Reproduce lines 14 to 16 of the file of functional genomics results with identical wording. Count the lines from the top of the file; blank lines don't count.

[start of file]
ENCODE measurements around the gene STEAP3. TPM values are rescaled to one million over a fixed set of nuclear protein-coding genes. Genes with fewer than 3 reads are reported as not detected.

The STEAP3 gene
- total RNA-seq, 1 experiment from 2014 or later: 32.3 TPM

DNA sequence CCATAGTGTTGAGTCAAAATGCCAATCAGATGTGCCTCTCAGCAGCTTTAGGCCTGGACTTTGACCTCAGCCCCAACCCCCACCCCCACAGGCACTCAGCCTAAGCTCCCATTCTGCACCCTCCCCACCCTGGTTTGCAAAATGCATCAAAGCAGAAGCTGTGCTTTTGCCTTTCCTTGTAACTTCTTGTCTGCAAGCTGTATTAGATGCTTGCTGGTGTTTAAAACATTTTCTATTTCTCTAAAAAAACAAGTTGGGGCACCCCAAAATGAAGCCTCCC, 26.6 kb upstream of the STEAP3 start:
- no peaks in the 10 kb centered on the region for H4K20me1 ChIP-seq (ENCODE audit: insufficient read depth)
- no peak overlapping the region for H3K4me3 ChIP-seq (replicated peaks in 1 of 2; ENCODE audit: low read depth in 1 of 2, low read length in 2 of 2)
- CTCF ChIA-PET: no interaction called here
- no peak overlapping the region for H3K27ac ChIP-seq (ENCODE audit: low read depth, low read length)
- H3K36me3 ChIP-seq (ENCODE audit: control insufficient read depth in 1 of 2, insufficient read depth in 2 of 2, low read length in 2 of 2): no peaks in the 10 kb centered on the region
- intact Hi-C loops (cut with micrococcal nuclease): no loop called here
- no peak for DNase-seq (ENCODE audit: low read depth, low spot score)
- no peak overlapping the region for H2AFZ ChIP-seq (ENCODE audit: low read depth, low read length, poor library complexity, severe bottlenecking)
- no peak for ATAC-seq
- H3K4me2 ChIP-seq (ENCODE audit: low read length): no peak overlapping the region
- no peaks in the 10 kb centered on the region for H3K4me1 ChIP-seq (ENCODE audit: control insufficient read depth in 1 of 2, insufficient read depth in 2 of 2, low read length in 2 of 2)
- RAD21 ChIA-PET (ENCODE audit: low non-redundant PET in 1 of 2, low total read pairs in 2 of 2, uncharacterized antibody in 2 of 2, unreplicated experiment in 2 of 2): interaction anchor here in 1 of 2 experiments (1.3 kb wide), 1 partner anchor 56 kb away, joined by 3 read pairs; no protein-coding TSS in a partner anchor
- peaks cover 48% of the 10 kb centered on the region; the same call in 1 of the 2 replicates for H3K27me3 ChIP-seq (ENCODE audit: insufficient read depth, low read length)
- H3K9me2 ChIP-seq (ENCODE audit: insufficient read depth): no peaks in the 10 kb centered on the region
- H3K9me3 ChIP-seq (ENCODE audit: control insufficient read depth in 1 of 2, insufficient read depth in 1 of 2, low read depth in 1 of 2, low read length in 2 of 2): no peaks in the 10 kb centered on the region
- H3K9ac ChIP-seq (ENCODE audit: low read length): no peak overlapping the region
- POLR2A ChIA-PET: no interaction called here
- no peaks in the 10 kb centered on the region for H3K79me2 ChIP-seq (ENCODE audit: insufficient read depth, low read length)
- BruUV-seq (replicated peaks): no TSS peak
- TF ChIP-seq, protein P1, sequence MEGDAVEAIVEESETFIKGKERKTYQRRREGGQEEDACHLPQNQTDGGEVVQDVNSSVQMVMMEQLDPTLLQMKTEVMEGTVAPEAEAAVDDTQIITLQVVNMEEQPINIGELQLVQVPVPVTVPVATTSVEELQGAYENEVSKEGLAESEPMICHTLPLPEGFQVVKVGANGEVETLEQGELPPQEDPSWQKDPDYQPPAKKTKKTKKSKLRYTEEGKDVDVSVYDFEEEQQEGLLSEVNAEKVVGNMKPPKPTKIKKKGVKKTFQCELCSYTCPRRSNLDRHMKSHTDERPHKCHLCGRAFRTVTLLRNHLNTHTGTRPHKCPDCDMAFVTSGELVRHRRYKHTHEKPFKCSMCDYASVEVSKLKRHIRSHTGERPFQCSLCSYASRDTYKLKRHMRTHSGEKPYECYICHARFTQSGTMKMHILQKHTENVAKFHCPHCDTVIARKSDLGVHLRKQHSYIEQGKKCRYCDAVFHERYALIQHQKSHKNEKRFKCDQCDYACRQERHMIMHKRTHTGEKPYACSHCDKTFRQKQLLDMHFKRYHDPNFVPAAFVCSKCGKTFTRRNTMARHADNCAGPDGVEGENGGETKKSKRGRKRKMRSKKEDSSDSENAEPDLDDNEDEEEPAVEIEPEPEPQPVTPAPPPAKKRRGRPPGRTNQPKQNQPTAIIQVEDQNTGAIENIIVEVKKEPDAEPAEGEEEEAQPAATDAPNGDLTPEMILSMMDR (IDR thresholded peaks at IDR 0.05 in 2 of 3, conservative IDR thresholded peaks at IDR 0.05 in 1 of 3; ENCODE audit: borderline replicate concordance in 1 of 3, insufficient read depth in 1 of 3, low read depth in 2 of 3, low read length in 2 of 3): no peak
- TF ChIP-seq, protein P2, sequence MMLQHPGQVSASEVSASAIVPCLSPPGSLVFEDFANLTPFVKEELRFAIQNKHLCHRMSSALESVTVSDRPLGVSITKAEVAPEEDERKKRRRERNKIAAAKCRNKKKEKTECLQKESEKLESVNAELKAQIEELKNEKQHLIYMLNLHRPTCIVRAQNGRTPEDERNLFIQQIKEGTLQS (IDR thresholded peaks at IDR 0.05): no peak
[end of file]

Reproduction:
- H3K4me2 ChIP-seq (ENCODE audit: low read length): no peak overlapping the region
- no peaks in the 10 kb centered on the region for H3K4me1 ChIP-seq (ENCODE audit: control insufficient read depth in 1 of 2, insufficient read depth in 2 of 2, low read length in 2 of 2)
- RAD21 ChIA-PET (ENCODE audit: low non-redundant PET in 1 of 2, low total read pairs in 2 of 2, uncharacterized antibody in 2 of 2, unreplicated experiment in 2 of 2): interaction anchor here in 1 of 2 experiments (1.3 kb wide), 1 partner anchor 56 kb away, joined by 3 read pairs; no protein-coding TSS in a partner anchor